Villarrica volcanSnow-covered Villarrica, one of Chile's most active volcanoes, rises above the lake and town of the same name. It erupts basaltic lava and is one of the few permanently active volcanoes in the world, with frequent strombolian activity and sometimes a small lava lake present in its summit crater.
Introduction:The volcano is also known as Rucapillán, a Mapuche word meaning "House of the Pillán". It is the westernmost of three large stratovolcanoes that trend perpendicular to the Andean chain along the Gastre Fault.
The volcanic edifice was built at the rim of two overlapping calderas: one 6-km wide caldera formed about 10,000 years ago, and a second, 2 km wide caldera about 3500 years ago. The volcano is located at the NW margin of the older caldera. More than 30 scoria cones and fissure vents dot Villarrica's flanks. Plinian eruptions and pyroclastic flows that have extended up to 20 km from the volcano have been produced during the past few thousands years. Lava flows up to 18 km long have issued from summit and flank vents. Historical eruptions, documented since 1558, have consisted largely of mild-to-moderate explosive activity with occasional lava effusion. Glaciers cover 40 sq km of the volcano. Hazards from Villarrica include massive lahars (mud flows) caused by melting of snow and glacier ice as well as rainfalls, such as during the eruptions of 1964 and 1971 when large lahars damaged towns on its flanks.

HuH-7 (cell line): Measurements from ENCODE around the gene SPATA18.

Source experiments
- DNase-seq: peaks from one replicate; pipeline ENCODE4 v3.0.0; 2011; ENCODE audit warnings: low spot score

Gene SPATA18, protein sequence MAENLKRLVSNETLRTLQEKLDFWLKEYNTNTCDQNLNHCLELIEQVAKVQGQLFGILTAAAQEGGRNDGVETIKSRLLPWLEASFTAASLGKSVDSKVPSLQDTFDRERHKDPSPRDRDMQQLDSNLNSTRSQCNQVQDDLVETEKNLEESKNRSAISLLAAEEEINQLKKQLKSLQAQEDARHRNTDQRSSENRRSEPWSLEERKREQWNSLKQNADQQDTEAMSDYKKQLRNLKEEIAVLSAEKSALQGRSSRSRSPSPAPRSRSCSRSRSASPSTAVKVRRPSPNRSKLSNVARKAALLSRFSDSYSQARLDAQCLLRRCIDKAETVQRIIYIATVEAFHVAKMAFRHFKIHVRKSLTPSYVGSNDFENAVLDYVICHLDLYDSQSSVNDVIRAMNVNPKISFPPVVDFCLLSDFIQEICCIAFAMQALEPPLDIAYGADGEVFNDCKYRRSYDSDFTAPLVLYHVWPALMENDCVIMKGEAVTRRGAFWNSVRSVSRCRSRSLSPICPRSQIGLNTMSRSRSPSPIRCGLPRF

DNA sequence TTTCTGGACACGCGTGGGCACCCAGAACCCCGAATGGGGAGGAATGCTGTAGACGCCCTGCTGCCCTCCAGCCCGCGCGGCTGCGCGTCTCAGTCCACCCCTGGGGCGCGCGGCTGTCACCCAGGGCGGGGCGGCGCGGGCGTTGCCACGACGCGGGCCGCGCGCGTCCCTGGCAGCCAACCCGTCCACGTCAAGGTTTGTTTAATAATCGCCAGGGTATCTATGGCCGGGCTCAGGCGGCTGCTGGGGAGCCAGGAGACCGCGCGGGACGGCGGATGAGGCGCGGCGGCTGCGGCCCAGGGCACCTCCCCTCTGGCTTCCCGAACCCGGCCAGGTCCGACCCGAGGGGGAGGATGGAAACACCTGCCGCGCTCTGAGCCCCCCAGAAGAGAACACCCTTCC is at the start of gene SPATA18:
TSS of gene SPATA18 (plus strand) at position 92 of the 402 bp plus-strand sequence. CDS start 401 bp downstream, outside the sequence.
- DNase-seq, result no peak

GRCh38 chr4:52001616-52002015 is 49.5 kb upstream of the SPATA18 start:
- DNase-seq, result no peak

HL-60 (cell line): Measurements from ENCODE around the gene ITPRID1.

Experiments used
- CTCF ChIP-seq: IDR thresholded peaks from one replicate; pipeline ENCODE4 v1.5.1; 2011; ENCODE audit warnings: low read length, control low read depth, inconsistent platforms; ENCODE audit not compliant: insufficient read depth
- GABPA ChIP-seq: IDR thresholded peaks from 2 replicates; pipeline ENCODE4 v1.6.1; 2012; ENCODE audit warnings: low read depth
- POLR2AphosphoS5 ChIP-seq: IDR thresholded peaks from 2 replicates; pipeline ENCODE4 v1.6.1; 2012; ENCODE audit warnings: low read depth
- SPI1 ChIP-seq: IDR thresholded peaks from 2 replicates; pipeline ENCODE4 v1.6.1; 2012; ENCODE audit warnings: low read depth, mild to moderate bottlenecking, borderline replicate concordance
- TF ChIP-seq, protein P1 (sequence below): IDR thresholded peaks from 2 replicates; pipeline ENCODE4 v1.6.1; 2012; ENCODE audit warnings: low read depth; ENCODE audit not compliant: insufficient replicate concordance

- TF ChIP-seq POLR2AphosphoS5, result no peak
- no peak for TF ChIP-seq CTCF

Villarrica, along with Quetrupillán and the Chilean portion of Lanín, are protected within Villarrica National Park. Ascents of the volcano are popular with several guided ascents reaching the top during summer.
Cliquez ici pour recommander cette page à un ami